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It’s a hot topic these days, for good reason. There’s the shooting at the shul in Squirrel Hill, of course.
There’s the anti Semitic remarks offered in the halls of Congress. There are the reckless and cynical charges portraying the Democratic Party as anti Jewish. Uncomfortable old truths — lawmakers, celebrities, pundits across the political spectrum have said lots of things that are deeply hurtful to Jews; as for the motives behind those utterances — not always obvious. Ignorance, political calculation, good old-fashioned bigotry; hard to say.
When we use the term anti Semitism we usually have Jews in mind. But as we’re well aware, many Muslims are Semites, and when we pay serious attention (and we should) we’ll notice that American Muslims are being lashed fiercely with a special brand of anti-Semitism especially tailored to slam them. Again — a range of motives. Our nation (not unique this regard) has a long history of prejudices against folks deemed to be outsiders. We know. Been there, done that.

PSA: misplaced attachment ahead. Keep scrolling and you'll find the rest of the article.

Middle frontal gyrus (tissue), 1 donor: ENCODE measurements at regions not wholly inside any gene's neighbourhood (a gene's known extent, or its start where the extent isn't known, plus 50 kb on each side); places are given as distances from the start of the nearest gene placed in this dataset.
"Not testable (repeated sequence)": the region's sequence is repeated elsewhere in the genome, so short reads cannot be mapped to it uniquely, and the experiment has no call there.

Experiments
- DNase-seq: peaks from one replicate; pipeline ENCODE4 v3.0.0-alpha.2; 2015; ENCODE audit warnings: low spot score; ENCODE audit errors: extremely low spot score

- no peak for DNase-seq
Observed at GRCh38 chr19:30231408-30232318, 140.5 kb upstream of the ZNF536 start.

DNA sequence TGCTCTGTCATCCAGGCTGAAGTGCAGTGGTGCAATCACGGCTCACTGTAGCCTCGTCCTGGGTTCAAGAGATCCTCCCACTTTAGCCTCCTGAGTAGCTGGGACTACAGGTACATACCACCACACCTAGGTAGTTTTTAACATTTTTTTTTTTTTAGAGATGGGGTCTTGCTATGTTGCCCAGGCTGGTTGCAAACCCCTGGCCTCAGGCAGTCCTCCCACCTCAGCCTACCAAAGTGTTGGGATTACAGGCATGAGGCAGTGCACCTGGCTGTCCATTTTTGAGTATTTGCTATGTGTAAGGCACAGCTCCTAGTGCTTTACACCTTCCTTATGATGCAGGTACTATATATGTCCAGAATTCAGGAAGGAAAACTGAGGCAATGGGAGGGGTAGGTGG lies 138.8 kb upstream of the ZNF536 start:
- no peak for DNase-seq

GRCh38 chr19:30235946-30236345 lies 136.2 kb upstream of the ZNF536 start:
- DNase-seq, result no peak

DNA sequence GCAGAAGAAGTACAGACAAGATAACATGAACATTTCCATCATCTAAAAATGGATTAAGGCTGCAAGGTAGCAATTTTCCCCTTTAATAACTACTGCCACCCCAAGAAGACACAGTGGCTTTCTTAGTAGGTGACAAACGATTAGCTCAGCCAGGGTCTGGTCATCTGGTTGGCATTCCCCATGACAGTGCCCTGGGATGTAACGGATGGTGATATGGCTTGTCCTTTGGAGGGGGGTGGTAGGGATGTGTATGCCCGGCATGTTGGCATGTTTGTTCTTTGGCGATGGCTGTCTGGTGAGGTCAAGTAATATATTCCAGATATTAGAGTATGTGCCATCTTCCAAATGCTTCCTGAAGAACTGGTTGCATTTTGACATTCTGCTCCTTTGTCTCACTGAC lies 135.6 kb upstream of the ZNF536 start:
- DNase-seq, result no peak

Passover quickly approaches. In light of the Haggadah’s discussion of oppression visited upon our ancestors — is it okay for Jews to care deeply about one flavor of bigotry (the hateful garbage that is dumped upon our tribe, sometimes in crude terms, other times on coded language) while averting our gaze from other flavors of hatred — the ugly words and violent gestures directed toward other groups deemed to be dirty or dangerous or threatening to the moral fabric or just plain outsiders?
This is not a new question. Part of the genius of the Haggadah is about the tension between the parochial and the universal. Our tradition challenges us by embracing both. The Torah’s regulations about the Paschal meal definitely draw a line between included family and excluded alien .) בן נכר (And yet, we say: All who hunger, let them come and eat. The language of redemption speaks to oppressed people everywhere across the centuries. Contemporary seders and Haggadot explicitly reach beyond our own tribe. That’s one more big reason I’m proud to be Jewish.
MLK was killed shortly before he could attend the seder of his friend and colleague, Rabbi Heschel. In trying to offer an answer to the question I posed earlier I’ll go back to one of his teachings: as long as some of us remain in bondage, none of us are truly free. As we say at our seder: today we are still enslaved; tomorrow may we be free – . השתא עבדי לשנה הבאה בני חורין If we take these words seriously, then we must not normalize or accept the marginalizing of others. We are supposed to know better.
Our own liberation depends on it.